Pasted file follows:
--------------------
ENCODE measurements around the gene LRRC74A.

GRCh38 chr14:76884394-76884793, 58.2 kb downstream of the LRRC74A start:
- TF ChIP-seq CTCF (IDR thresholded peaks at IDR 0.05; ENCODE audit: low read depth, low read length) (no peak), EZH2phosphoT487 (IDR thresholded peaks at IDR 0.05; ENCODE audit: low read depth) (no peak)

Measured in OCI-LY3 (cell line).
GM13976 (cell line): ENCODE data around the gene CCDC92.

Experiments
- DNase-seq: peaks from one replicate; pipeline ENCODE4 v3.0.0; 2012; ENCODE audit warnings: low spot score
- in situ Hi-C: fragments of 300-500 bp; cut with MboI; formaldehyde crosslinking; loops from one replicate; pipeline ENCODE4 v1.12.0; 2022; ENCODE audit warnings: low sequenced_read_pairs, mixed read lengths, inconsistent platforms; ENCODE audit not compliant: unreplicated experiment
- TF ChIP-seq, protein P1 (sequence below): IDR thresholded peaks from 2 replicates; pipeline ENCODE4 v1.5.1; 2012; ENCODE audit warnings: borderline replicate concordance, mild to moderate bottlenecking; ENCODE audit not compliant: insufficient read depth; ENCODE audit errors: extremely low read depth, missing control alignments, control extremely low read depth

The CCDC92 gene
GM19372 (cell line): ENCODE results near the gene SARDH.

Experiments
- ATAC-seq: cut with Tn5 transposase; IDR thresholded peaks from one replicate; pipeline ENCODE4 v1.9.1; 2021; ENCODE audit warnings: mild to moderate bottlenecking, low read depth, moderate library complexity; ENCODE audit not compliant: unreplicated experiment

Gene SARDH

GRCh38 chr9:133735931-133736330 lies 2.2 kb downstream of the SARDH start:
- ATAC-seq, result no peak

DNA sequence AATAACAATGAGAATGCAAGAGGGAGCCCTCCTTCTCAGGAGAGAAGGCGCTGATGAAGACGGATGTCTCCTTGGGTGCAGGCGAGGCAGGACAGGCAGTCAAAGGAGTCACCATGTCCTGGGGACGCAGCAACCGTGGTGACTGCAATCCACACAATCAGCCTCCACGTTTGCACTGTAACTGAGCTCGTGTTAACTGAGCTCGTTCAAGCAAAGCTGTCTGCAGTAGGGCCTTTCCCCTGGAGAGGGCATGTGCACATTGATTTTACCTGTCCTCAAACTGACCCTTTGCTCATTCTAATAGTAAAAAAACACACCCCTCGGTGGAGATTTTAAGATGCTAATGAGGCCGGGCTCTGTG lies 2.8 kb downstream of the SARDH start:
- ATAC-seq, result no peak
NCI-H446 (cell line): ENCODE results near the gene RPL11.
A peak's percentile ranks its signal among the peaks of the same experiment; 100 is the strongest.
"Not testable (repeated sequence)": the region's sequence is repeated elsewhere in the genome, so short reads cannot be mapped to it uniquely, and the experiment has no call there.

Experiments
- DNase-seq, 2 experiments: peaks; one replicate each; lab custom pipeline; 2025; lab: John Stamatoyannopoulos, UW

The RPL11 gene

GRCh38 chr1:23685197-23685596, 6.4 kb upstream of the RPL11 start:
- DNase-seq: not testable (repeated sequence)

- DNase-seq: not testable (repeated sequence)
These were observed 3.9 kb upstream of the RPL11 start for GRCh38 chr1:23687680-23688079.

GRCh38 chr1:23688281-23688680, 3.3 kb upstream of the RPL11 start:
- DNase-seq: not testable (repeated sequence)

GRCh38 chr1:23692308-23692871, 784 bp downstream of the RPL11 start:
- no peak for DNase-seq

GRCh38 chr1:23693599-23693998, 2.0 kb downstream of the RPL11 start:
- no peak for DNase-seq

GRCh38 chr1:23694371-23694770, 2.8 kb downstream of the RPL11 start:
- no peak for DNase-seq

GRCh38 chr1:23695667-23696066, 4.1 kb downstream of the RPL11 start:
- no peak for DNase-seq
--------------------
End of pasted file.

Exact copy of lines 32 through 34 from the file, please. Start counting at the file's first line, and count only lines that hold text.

- no peak for DNase-seq

GRCh38 chr1:23693599-23693998, 2.0 kb downstream of the RPL11 start:
- no peak for DNase-seq